High School 2 College

December 17, 2013

Major Changes Coming to SAT – and Why Middle School Students Need to Know

Major changes are coming to the SATs and ACTs.  They were supposed to be implemented in time to affect today’s high school sophomores, but the College Board just announced that they changes will be delayed by a year. What will those changes be?  Well, no one knows for sure, but there have been some hints.

Changes to the ACT:

While the press has hinted at changes to the content of the ACTs, the only change that the ACT organization will confirm is that they will offer a computer version in addition to the paper-and-pencil version of the test that students now take.  Students in some (but not all) states will have the option beginning at some time during 2015 to take the ACT test at a computer testing location and leave with their scores in hand as is done for the GRE graduate school exam.  While that sounds like an attractive feature, most students I’ve spoken to are justifiably leery of a computer-based test.  (Interestingly, most adults think it’s a swell idea but most kids, who are more familiar with computers, don’t.) What if the computer freezes?  How difficult will it be to go back and review your work?  Is it easier to hit a wrong letter than it is to circle a wrong answer in the booklet and then bubble the wrong letter on a scantron sheet?  At least for the first year or two, I concur with those students who tell me that they’ll take the paper-and-pencil version until the computer version is well tested.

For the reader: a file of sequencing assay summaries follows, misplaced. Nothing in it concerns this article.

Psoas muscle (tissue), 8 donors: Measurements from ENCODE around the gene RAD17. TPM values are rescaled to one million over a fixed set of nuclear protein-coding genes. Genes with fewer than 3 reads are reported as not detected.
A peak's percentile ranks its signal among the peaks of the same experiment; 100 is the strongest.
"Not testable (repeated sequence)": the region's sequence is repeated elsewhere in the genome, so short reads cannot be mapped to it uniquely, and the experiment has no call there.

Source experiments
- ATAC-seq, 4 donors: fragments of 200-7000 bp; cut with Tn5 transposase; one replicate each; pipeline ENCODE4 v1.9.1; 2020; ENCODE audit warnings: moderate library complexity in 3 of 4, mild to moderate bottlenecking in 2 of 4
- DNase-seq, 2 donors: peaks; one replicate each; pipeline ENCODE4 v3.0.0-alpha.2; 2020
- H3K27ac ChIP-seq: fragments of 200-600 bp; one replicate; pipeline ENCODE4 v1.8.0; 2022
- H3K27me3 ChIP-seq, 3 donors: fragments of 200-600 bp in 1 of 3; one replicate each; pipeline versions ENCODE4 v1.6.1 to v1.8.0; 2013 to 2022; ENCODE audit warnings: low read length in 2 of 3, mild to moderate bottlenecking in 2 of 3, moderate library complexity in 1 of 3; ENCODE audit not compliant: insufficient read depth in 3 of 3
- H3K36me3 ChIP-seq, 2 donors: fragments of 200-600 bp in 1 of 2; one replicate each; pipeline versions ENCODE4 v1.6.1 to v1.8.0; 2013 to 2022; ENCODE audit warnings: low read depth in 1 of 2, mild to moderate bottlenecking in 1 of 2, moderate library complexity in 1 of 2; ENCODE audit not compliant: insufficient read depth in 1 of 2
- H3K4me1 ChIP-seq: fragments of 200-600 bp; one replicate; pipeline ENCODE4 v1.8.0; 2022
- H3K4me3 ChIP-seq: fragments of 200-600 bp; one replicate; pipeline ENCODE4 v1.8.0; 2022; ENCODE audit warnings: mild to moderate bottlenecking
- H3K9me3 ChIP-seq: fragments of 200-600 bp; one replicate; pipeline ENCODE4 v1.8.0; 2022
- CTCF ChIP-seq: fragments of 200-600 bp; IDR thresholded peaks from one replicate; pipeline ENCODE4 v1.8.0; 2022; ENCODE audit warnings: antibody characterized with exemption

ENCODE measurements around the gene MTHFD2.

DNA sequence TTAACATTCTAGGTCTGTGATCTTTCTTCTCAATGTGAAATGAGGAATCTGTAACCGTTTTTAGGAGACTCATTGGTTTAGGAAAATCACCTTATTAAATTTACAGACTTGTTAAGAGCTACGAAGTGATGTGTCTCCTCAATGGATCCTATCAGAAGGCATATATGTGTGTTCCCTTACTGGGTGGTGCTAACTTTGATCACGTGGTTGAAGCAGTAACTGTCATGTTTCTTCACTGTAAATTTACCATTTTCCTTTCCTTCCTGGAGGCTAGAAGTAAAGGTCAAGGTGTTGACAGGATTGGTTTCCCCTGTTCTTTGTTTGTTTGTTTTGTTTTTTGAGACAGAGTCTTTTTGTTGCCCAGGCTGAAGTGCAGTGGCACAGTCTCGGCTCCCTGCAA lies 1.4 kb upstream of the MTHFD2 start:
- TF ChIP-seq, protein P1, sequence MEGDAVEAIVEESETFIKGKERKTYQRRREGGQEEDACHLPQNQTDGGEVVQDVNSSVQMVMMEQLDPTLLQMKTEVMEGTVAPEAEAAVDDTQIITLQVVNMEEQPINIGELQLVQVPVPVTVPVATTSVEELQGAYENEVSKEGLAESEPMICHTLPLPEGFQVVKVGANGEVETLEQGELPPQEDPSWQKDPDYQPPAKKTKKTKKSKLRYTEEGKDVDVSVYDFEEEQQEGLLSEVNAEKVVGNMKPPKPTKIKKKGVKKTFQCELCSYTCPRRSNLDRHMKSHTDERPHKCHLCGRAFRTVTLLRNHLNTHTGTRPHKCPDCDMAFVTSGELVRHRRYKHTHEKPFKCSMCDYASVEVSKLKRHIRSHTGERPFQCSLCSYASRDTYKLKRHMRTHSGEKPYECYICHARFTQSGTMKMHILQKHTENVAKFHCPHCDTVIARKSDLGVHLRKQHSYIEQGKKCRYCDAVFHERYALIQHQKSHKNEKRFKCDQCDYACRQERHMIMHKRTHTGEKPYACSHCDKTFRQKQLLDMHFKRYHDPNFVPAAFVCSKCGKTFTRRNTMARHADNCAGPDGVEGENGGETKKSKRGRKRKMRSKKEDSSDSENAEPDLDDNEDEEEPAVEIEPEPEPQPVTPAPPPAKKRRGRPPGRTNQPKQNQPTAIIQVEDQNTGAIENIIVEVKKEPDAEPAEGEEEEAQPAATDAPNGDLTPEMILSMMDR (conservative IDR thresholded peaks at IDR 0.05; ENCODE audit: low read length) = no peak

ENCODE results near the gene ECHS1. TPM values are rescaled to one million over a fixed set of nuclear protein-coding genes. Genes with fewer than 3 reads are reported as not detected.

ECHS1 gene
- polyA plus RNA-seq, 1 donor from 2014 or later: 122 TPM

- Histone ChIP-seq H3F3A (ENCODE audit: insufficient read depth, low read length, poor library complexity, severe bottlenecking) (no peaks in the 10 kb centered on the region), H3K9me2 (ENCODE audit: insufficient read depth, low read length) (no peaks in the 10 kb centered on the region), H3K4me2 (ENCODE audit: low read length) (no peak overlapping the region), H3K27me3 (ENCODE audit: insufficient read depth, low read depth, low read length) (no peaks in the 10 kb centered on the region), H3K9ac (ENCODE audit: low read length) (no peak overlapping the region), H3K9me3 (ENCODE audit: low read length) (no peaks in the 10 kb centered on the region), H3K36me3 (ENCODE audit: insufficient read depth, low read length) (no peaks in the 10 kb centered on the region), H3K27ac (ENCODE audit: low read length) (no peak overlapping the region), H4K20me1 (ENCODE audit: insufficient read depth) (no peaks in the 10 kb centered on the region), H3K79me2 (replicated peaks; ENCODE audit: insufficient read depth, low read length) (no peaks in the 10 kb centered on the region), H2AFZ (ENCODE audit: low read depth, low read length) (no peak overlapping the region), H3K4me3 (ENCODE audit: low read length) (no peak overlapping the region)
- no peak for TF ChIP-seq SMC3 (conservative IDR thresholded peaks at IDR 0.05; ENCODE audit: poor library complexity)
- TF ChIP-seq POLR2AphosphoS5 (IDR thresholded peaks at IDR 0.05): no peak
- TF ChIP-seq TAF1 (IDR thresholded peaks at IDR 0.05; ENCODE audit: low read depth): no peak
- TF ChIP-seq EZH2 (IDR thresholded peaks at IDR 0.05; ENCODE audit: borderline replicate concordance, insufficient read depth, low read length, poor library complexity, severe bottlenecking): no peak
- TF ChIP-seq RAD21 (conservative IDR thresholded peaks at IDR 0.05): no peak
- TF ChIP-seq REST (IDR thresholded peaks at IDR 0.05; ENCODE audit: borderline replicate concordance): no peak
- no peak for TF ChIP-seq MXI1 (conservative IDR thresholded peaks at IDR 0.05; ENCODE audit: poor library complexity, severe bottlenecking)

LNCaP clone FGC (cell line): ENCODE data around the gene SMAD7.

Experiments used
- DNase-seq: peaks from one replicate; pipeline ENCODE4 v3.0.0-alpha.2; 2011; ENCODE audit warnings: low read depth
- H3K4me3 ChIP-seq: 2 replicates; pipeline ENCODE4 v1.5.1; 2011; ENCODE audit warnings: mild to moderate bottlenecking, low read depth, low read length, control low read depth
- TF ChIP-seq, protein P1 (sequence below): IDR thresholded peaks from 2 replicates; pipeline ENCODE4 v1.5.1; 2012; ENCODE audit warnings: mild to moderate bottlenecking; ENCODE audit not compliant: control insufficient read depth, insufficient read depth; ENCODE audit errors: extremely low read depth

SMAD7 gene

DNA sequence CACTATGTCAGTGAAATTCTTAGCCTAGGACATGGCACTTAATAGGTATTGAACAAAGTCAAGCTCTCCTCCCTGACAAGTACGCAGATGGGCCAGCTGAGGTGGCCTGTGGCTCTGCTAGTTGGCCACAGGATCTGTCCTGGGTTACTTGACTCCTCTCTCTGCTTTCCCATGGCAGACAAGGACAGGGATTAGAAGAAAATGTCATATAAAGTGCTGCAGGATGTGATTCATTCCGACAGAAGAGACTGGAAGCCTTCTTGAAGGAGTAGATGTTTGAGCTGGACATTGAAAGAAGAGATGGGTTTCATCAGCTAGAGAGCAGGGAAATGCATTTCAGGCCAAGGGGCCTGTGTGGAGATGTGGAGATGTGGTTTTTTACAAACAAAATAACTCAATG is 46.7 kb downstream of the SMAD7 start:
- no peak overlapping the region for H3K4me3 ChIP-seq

Changes to the SAT: